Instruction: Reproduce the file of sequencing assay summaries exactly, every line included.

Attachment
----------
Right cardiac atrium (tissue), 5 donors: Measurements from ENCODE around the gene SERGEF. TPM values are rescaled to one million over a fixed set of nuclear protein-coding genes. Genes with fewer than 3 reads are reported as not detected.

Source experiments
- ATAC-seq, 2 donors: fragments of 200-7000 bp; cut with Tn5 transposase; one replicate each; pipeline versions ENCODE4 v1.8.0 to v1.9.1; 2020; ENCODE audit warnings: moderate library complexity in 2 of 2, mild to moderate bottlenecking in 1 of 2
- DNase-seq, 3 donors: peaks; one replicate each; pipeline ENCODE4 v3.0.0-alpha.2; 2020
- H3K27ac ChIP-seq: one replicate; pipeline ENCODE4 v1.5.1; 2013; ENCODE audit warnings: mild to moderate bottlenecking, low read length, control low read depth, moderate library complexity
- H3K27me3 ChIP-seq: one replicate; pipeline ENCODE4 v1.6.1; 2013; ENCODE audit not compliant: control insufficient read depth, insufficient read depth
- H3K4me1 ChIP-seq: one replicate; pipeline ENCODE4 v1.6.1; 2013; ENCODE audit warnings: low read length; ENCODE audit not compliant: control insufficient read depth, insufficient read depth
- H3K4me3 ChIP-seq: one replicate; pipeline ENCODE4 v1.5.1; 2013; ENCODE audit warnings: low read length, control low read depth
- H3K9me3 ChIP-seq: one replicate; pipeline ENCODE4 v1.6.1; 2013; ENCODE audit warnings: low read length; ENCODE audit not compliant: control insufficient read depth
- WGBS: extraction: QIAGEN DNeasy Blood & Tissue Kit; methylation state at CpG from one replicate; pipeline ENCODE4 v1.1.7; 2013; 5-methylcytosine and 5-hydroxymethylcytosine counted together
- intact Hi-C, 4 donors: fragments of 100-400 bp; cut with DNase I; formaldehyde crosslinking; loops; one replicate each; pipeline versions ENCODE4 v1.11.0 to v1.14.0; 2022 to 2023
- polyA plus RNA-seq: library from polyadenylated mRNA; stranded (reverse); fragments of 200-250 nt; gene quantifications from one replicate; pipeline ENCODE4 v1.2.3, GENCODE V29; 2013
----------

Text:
Right cardiac atrium (tissue), 5 donors: Measurements from ENCODE around the gene SERGEF. TPM values are rescaled to one million over a fixed set of nuclear protein-coding genes. Genes with fewer than 3 reads are reported as not detected.

Source experiments
- ATAC-seq, 2 donors: fragments of 200-7000 bp; cut with Tn5 transposase; one replicate each; pipeline versions ENCODE4 v1.8.0 to v1.9.1; 2020; ENCODE audit warnings: moderate library complexity in 2 of 2, mild to moderate bottlenecking in 1 of 2
- DNase-seq, 3 donors: peaks; one replicate each; pipeline ENCODE4 v3.0.0-alpha.2; 2020
- H3K27ac ChIP-seq: one replicate; pipeline ENCODE4 v1.5.1; 2013; ENCODE audit warnings: mild to moderate bottlenecking, low read length, control low read depth, moderate library complexity
- H3K27me3 ChIP-seq: one replicate; pipeline ENCODE4 v1.6.1; 2013; ENCODE audit not compliant: control insufficient read depth, insufficient read depth
- H3K4me1 ChIP-seq: one replicate; pipeline ENCODE4 v1.6.1; 2013; ENCODE audit warnings: low read length; ENCODE audit not compliant: control insufficient read depth, insufficient read depth
- H3K4me3 ChIP-seq: one replicate; pipeline ENCODE4 v1.5.1; 2013; ENCODE audit warnings: low read length, control low read depth
- H3K9me3 ChIP-seq: one replicate; pipeline ENCODE4 v1.6.1; 2013; ENCODE audit warnings: low read length; ENCODE audit not compliant: control insufficient read depth
- WGBS: extraction: QIAGEN DNeasy Blood & Tissue Kit; methylation state at CpG from one replicate; pipeline ENCODE4 v1.1.7; 2013; 5-methylcytosine and 5-hydroxymethylcytosine counted together
- intact Hi-C, 4 donors: fragments of 100-400 bp; cut with DNase I; formaldehyde crosslinking; loops; one replicate each; pipeline versions ENCODE4 v1.11.0 to v1.14.0; 2022 to 2023
- polyA plus RNA-seq: library from polyadenylated mRNA; stranded (reverse); fragments of 200-250 nt; gene quantifications from one replicate; pipeline ENCODE4 v1.2.3, GENCODE V29; 2013